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Sunshine as diversity disinfectant | David Latner

Thursday, June 24, 2021 @ 12:58 PM | By David Latner


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David Latner %>
David Latner
Three recent events inspired me to consider how our law schools could lead by example in advancing diversity.

First, the Supreme Court of Canada recently unsealed the estate files of murder victims Barry and Honey Sherman, so the public can access the information concerning his will and her intestacy. The Supreme Court thus reaffirmed the principle that courts should generally be open, privileging the public’s right to know what is occurring in the justice system, however prurient the public’s motivation. “As a general rule, the public can attend hearings and consult court files and the press — the eyes and ears of the public — is left free to inquire and comment on the workings of the courts, all of which helps make the justice system fair and accountable” (Sherman Estate v. Donovan [2021] S.C.J. No. 25)

Who can be against fairness and accountability?

Second, the University of Toronto (UofT) is being boycotted by some academics and grad students. Why? An applicant for a teaching position at the faculty of law was rejected. Her proponents state that her scholarship is impeccable, and that she was rejected because a wealthy alumnus, who is also a judge, chatted with the dean and allegedly described reputational damage to the school that her hiring might cause because of her politics. The dean says the offer wasn’t implemented because of immigration issues. However, the applicant’s proponents don’t believe the dean. For the sake of argument, let’s assume her politics and the risk of reputation damage was a factor in the dean’s decision.

The academic boycott by the Canadian Association of University Teachers (CAUT) council was triggered because taking into consideration the applicant’s political views, and the impact it might have on the university’s reputation among alumni and donors, is apparently a violation of “academic freedom and other principles.” The decision not to proceed with the hiring is abhorrent because it was “politically motivated.” Professors, of course, are famously apolitical. They never insinuate their personal political views into their teaching or their hiring decisions, which is why Canadian professors are known for their ideological diversity, from left all the way to centre-left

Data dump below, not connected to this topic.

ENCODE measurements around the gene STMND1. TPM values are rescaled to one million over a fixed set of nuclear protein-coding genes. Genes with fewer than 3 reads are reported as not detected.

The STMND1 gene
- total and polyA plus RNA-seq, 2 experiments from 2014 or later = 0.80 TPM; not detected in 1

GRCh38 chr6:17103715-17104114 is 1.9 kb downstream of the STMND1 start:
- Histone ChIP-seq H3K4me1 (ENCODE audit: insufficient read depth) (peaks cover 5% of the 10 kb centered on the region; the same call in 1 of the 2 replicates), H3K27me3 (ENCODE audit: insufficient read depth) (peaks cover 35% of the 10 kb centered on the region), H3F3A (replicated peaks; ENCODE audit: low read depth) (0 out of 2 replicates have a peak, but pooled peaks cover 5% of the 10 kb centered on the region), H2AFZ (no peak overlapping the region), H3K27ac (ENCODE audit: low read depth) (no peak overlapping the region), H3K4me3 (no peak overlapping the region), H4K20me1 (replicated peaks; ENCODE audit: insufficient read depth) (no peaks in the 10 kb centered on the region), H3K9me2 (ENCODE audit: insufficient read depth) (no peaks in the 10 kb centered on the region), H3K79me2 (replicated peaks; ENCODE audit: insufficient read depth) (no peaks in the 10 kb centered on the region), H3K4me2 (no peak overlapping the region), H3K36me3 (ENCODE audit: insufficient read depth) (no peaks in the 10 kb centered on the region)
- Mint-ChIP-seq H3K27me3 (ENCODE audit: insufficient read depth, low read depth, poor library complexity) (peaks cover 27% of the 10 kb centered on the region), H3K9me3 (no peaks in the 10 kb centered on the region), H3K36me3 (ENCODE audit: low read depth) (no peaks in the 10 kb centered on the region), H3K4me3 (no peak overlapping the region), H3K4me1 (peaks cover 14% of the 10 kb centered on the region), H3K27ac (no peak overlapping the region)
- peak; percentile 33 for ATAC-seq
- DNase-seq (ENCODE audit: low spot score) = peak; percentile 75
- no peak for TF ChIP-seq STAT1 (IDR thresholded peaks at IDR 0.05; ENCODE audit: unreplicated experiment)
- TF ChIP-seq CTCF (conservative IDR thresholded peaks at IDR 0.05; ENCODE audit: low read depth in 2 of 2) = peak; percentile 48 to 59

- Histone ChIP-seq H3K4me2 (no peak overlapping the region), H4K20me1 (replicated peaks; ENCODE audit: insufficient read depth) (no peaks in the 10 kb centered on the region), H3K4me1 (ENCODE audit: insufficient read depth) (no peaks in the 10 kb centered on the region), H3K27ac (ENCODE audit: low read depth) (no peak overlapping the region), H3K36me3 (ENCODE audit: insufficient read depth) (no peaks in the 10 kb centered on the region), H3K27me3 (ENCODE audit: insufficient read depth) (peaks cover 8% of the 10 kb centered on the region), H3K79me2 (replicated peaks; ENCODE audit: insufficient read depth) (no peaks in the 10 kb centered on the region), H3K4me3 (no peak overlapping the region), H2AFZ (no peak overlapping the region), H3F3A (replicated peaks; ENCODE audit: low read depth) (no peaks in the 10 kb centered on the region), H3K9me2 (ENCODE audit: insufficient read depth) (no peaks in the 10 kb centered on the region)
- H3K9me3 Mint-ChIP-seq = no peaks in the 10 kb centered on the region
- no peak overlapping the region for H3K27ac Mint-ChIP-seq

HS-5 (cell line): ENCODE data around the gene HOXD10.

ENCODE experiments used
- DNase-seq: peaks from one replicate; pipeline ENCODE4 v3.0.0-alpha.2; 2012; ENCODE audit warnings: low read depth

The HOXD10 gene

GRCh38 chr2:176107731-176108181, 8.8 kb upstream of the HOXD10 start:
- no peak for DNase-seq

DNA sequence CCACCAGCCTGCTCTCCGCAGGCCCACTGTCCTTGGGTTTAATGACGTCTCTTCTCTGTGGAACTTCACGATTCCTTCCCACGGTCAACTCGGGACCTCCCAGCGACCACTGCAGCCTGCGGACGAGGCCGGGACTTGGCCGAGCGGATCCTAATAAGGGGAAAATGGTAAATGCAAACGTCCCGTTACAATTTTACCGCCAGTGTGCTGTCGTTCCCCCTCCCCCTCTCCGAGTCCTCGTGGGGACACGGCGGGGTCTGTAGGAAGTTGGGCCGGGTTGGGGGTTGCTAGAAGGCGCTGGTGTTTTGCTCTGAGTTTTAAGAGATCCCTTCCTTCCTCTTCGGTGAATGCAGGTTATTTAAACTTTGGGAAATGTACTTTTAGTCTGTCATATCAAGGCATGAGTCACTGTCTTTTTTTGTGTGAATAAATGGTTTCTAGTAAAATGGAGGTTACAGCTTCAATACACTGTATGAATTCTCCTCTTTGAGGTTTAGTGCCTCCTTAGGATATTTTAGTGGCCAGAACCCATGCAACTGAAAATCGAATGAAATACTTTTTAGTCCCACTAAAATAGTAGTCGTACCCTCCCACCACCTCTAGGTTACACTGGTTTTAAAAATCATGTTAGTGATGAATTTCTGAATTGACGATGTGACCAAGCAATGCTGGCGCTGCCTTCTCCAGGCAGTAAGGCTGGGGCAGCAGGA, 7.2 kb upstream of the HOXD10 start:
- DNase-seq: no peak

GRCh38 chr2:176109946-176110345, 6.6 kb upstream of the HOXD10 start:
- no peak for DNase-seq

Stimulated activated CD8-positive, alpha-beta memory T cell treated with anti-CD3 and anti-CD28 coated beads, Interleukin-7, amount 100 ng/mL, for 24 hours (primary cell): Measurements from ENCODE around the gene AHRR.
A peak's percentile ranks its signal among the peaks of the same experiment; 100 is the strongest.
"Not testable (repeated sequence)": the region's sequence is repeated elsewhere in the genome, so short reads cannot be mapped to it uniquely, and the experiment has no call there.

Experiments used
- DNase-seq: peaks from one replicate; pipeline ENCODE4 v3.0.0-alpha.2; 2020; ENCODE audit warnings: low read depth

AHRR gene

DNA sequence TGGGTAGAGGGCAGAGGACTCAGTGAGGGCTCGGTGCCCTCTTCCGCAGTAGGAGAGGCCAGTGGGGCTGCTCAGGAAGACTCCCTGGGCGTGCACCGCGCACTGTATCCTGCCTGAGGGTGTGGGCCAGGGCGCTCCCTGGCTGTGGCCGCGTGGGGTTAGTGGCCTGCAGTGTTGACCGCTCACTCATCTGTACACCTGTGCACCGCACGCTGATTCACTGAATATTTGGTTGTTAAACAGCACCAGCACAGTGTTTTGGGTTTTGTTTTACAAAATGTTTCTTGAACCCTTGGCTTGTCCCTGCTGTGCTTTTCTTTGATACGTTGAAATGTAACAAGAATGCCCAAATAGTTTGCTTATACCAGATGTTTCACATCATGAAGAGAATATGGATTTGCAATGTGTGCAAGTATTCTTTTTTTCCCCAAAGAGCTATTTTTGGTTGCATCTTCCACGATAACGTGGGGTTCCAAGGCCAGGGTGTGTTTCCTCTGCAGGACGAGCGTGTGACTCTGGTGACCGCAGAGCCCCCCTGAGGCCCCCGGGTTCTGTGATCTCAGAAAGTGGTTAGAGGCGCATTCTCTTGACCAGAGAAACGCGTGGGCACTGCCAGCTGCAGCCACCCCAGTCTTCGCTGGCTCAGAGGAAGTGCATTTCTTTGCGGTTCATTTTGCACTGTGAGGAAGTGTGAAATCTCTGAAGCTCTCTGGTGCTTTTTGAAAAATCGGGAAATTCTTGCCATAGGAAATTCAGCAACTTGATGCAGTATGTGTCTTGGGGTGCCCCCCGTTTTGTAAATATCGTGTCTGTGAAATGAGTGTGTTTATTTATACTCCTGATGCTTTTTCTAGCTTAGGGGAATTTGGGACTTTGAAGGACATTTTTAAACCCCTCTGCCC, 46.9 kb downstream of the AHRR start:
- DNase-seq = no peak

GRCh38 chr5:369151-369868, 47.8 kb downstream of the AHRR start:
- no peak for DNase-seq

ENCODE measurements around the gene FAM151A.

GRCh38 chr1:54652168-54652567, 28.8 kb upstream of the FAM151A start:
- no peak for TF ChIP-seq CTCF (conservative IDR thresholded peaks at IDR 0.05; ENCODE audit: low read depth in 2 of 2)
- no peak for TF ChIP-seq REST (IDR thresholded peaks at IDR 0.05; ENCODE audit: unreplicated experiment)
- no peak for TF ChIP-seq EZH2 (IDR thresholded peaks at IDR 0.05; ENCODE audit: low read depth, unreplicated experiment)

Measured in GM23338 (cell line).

Which brings me to the third event. Many universities and businesses are actively pursuing increased racial diversity. The U.S. Supreme Court will soon consider whether to hear Students for Fair Admissions v. Harvard

Who could be against diversity?

Some Asian American applicants are challenging Harvard’s race-conscious admissions process. Their argument is that “race conscious” admissions to foster diversity translates into refusing better qualified Asian American candidates because they are disproportionately represented at Harvard, relative to their percentage of the U.S. population. Bluntly, they allege that a person in an underrepresented group with a 40th academic percentile has a better chance of being admitted than an Asian American in the 90th percentile. They allege that racism is being practised against one group to solve a diversity problem.